Third we finally made it to Fort Lauderdale!!  I had really been looking forward to seeing the sights in Fort L.  The beaches, the huge houses, the canals, the bronzed tom cats, and of course the parade of boats light show.  Well as we entered the city I think my people got a little excited as well.  They completely forgot to check the log to see how much fuel we had left.  Well I had been keeping track and and for the last 30 minutes I had been trying to warn them to no avail.  I would nudge, meow, stand on the fuel filling hole but what would they say?  I think Nelly needs to go to the bathroom, is the door open , or I think Nelly is hungry, does she have any food?  Well I did everything I could short of filling the tank up myself but they never got the point.  When the thing sputtered to a stop, did they figure it out? No, Mike said they couldn't be out of gas, that they should have at least 5 gallons left.  5 gallons!! Who was he kidding?  He didn't even know where we had filled up last, Saint Augustine,  he thought we had filled up in Titusville, 150 miles down the road.  I hope the the wind keeps blowing because if we're going to depend on the motor and my people's mechanical abilities, we will surely be lost.

Well that updates the trip to date.  Wishing for sailing until next time.....

Wednesday, December 21, 2011

Tragedy Strikes again at Gun Cay

Heading out of Alice Town, Bimini
Stayed at the dock the first night at Blue Water Marina
After a day in Alice Town and a night at anchorage in South Bimini, we headed further south and anchored at the infamous Gun Cay to seek shelter from the forecasted 25-knot east winds and to get further south for our crossing of the Banks to the Berry Islands.   I say infamous only because this is the same island that Mike anchored at with his family over 17 years ago during the night of THE STORM.  On their second night in the Bahamas after returning from clearing customs they anchored off of the east side Gun Cay.   As they arrived so did a horrendous storm with winds gusting above 70 knots that almost took the boat away!  Mike has told the story several times now; so I feel I can somewhat recap the aftermath.  The bimini and dodger had to be slashed as they were acting as sails pulling the boat precariously close to the lee shore.  The dinghy was cut loose and ended up on the rocks. The two anchors they had set out were tangled up and they were barely able get them back on the boat before being washed up on shore.   I’m not sure if this was a horrifying or exciting experience for Mike, but it’s a good story now, especially since everyone survived and so did the boat.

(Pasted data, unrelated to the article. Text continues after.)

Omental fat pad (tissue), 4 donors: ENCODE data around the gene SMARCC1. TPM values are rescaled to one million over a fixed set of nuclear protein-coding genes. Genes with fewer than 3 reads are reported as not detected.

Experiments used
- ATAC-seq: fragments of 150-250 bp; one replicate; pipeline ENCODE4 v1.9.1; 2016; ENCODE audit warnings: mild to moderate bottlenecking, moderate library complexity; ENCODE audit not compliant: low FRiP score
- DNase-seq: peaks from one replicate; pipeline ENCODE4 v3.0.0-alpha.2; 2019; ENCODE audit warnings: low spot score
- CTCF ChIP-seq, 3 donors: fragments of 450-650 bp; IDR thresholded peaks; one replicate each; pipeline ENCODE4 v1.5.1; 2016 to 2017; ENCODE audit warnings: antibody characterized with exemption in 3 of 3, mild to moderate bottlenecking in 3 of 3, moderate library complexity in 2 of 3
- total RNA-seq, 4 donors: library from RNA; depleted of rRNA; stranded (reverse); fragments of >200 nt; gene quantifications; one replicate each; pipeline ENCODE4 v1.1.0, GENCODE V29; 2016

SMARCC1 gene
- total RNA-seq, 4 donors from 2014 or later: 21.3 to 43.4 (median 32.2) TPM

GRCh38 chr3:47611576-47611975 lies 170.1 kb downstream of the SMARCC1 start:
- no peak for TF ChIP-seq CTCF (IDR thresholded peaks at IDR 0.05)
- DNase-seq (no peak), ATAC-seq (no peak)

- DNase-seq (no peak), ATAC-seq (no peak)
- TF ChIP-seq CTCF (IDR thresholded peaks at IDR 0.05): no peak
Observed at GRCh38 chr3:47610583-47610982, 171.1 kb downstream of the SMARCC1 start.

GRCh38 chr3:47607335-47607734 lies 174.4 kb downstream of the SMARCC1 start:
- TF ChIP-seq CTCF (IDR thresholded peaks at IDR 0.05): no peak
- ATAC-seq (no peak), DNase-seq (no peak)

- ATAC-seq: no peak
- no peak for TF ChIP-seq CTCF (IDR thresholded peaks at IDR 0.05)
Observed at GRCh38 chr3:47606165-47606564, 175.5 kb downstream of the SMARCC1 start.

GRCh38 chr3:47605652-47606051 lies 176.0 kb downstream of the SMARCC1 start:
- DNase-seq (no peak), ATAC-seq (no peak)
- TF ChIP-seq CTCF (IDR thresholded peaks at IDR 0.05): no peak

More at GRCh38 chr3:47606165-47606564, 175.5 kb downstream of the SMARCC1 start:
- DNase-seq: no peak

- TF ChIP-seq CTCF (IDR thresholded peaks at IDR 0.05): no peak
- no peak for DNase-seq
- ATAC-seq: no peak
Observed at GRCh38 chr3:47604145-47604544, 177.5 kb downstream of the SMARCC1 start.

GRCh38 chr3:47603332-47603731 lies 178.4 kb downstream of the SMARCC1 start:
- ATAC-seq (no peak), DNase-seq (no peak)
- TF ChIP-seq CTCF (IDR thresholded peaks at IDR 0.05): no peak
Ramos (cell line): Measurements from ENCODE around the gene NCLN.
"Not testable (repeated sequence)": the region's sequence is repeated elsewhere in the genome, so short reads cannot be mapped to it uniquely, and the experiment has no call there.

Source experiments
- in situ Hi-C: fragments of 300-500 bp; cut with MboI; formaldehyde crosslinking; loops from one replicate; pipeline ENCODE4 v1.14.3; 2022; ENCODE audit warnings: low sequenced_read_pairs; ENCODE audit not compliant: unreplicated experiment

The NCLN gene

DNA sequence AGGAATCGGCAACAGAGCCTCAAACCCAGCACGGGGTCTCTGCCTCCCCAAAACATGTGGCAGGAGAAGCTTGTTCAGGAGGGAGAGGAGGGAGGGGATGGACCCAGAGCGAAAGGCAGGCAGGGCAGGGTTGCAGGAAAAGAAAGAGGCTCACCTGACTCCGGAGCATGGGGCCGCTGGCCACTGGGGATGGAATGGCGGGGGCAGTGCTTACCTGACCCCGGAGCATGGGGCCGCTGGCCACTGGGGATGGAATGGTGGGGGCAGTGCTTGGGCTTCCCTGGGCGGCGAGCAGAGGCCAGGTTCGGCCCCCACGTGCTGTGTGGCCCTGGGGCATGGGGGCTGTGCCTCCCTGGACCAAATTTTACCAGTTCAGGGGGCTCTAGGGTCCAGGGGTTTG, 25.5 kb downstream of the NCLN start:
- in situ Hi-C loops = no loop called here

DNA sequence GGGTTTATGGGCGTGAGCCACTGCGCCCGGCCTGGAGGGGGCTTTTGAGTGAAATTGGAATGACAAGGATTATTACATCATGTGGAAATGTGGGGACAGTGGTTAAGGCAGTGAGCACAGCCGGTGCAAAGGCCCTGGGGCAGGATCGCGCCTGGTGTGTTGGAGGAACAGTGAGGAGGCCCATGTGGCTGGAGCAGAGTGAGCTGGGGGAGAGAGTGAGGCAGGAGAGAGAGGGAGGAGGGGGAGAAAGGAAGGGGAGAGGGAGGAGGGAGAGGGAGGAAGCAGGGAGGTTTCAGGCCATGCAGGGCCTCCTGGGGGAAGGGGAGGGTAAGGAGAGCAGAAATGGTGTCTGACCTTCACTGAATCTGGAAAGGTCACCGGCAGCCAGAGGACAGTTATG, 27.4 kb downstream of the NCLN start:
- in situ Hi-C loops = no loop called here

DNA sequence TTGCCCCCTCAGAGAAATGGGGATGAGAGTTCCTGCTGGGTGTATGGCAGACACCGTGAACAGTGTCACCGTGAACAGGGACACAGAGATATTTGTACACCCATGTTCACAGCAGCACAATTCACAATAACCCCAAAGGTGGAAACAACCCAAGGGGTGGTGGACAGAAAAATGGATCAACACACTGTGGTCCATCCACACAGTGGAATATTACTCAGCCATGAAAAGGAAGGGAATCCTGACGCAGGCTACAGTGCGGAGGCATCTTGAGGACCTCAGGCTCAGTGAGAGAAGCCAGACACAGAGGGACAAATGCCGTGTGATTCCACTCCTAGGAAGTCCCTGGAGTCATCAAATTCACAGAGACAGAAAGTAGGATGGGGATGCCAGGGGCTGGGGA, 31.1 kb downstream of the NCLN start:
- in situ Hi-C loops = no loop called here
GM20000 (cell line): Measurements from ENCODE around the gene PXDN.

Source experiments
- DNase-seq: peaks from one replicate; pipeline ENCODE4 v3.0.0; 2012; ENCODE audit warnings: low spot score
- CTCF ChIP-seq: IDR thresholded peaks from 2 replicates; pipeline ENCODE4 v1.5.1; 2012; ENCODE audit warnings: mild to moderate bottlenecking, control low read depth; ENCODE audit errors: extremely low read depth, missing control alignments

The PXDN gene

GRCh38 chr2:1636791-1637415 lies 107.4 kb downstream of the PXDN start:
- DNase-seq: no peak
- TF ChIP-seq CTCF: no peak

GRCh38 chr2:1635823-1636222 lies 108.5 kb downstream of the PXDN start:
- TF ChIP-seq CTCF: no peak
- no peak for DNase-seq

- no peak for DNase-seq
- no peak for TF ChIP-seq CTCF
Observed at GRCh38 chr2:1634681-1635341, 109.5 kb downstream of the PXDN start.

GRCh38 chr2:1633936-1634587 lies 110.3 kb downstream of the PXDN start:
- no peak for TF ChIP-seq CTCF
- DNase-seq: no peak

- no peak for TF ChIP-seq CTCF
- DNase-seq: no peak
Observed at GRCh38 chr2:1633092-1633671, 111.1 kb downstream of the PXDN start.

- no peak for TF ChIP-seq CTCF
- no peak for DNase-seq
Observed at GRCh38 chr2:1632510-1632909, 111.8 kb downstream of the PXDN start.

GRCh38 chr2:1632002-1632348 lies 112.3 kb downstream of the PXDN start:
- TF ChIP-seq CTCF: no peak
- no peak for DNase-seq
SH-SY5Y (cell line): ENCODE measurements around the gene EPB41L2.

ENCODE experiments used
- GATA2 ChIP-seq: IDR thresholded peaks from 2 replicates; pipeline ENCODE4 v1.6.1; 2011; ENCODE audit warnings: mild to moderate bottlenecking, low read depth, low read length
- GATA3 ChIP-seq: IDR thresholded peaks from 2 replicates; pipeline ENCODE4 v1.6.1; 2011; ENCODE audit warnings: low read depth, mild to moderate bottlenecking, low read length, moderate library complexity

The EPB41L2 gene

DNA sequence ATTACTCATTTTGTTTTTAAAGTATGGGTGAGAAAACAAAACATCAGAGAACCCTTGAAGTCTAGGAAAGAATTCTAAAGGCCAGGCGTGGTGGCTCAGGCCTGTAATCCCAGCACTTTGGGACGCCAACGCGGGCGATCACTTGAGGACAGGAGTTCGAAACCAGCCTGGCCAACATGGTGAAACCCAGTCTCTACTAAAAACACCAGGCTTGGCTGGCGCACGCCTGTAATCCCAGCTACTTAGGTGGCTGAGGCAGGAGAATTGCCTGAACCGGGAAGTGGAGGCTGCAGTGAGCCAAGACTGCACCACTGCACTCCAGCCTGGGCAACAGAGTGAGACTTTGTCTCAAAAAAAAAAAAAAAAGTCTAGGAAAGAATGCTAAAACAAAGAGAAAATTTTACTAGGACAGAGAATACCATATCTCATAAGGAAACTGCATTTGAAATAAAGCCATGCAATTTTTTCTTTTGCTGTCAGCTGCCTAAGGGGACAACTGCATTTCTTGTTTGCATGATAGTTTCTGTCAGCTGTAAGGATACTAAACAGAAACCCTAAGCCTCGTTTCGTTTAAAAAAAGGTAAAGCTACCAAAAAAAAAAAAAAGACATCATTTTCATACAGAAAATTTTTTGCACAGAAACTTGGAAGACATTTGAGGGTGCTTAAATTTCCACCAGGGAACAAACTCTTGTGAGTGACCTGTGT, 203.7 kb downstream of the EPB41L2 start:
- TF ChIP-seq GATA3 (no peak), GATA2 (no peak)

Some of the lobster we enjoyed at Gun Cay
So, why Mike felt he needed to return to this same spot, I’m not quite sure, except that it is beautiful, with white sandy beaches and a great location to snorkel and spear lobster.  We caught over 12 lobsters while anchored out there for two nights.  To get back to the story, though, that night, while we were protected from the east wind, we were not protected from the swells coming in from the Gulf Stream.  While at anchor, our boat was being backlashed by the large swells, which continued to increase in size.

By midnight, we were awakened by our boat rolling side to side and our gear crashing around the boat.  Even stuff that had been stowed was flying out of their spots and rolling around on the floor.  By 4am we couldn’t take it any longer and we moved the boat closer in, trying to escape the rolling that ensued.  We slept for another 3 hours, but the tragedy of it all was the morning to follow, when I found our i-Pad laying on the ground, the screen smashed to smithereens.  This was our main source of navigation and a $900 purchase!  Ugh.

Leaving Gun Cay to cross the Banks to the Berry Islands
Of course, we do have backup navigation systems; they are just not as fun and easy to use.  So after an hour of mourning for the i-Pad, we buried it in the chart table and pulled out the hand-held GPS and paper charts.  We were going to have to use our 2.5” GPS and charts to plot our course for crossing the Banks to the Berry Islands.  On a bright note, our boat was not in peril, nor were our lives, but our sleep was disturbed and unfortunately the i-Pad lost its life in this tragedy at Gun Cay. 
New navigation tools - paper charts